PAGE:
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Get Cultured at McCaw Hall
McCaw Hall is one of a few event venues in lower Queen Anne, but what it serves up is unique. McCaw Hall is a draw for all things higher brow entertainment. The Pacific Northwest Ballet and Seattle Opera both take to the stage regularly here, but so do plenty of visiting performers and speakers. You might find a TED Talk one week, an A Capella another, a speaker pushing you toward a new way to see the world, or even a former president on speaking tour.
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Attend an Event at Key Arena
Tens of thousands of people flock to lower Queen Anne to go to shows at KeyArena. This giant arena can seat between 15,000 and 17,000 attendees, depending on the seating configuration, and brings in some of the largest concerts in the area as headlining concerts frequently stop by. However, it’s not all about touring shows. The Rat City Rollergirls, Seattle Storm, and other sports teams play here as well.
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Take Kids to the Seattle Children’s Theater
While lower Queen Anne is known for its many touristy attractions and shows that draw scads more adults than kids, it’s also a fantastic place to take the family. Seattle Children’s Theater caters specifically to younger children. Shows are geared usually toward kids ages three and older and include classics, plays based on books, and more.Continue to 9 of 11 below.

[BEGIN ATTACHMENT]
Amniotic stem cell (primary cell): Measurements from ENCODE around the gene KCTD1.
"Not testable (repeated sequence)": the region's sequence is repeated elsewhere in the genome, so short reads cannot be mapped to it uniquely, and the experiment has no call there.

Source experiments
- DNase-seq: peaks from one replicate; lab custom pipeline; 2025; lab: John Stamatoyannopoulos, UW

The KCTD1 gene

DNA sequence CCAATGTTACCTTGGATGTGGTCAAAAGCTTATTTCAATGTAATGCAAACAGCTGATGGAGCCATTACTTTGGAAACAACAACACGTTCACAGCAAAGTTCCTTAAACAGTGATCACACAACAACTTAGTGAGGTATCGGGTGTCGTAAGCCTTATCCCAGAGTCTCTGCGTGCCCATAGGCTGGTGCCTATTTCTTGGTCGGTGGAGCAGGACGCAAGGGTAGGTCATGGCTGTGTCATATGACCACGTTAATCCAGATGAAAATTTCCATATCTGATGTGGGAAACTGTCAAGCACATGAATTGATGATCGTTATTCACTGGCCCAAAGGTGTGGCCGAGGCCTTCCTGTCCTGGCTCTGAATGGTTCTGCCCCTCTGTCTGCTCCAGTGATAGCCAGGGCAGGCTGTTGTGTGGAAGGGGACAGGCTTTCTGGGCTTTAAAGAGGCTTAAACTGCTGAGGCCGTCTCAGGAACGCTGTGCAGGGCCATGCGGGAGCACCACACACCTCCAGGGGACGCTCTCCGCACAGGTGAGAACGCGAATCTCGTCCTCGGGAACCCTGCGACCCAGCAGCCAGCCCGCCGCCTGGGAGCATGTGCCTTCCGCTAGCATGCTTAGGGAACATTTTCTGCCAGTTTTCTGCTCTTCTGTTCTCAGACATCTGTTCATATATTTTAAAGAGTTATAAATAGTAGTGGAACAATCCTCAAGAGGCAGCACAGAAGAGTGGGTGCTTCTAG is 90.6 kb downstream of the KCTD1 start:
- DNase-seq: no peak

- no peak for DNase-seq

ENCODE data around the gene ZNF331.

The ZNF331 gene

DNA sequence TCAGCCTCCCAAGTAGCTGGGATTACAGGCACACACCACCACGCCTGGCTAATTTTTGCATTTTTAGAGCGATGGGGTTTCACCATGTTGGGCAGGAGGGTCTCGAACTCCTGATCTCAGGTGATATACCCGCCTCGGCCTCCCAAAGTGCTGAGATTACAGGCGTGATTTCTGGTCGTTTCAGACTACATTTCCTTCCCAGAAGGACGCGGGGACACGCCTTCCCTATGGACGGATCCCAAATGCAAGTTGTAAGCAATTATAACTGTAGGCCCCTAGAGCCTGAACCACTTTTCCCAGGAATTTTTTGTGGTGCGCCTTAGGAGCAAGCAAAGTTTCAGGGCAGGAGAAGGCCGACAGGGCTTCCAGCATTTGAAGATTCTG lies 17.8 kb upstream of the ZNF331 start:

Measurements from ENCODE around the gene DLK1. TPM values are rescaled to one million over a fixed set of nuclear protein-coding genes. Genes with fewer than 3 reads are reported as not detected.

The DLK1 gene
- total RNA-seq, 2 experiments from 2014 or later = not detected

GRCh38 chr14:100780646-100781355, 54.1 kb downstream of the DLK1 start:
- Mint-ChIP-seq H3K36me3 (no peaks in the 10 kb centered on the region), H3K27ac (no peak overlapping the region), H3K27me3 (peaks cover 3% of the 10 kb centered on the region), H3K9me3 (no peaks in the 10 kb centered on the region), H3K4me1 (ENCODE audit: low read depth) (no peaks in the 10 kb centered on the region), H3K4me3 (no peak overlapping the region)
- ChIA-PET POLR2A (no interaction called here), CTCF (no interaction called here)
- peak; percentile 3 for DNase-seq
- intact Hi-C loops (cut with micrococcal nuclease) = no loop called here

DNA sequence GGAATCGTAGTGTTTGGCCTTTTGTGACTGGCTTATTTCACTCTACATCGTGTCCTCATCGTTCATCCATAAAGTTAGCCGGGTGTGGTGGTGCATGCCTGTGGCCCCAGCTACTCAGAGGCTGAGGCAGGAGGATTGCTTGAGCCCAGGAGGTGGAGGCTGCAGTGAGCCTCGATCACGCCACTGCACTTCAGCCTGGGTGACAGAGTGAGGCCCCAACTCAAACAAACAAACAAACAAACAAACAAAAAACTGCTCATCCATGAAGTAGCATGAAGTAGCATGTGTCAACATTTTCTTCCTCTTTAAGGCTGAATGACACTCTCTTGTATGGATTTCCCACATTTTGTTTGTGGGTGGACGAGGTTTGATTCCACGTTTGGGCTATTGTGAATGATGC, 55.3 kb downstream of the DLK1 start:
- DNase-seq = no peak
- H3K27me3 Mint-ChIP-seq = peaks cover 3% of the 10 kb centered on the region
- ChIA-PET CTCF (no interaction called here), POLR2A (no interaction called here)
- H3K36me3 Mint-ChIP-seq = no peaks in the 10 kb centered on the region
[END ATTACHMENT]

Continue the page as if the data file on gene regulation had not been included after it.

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Go to a Festival
Whether you’re visiting or you live in Seattle, festivals at Seattle Center are worth a visit as they run the gamut. You’ll find frequent cultural festivals throughout the year that focus on different world cultures (and the foods that come with them!), as well as annual festivals like Winterfest and the Folk Life Festival. If you need something to do, it’s always fair game to check the events calendar to see if there’s a festival on here.
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See the Views From Kerry Park
Kerry Park is a small yet mighty park for one simple reason – it has a pretty iconic view of the skyline. It’s tough to beat this view. Aside from the view, there’s also some public artwork to take in and a play area for young visitors. But, really, it’s all about the view. Add a visit to Kerry Park to a date night out after dinner or a show for maximum effect. Or head here to get that perfect photo to document your time in Seattle.
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Explore the Pacific Science Center
The Pacific Science Center is a museum aimed at kids, but it’s fun for everyone. Exhibits explore dinosaurs, mechanical devices, animals, and all things science, and feature all kinds of hands-on ways to engage young minds. What makes this museum especially fun for all are things like the Tropical Butterfly House where you can wander among hundreds of butterflies and learning about the moon and stars in the Planetarium. The Pacific Science Center has brought in some pretty amazing special exhibits over the years.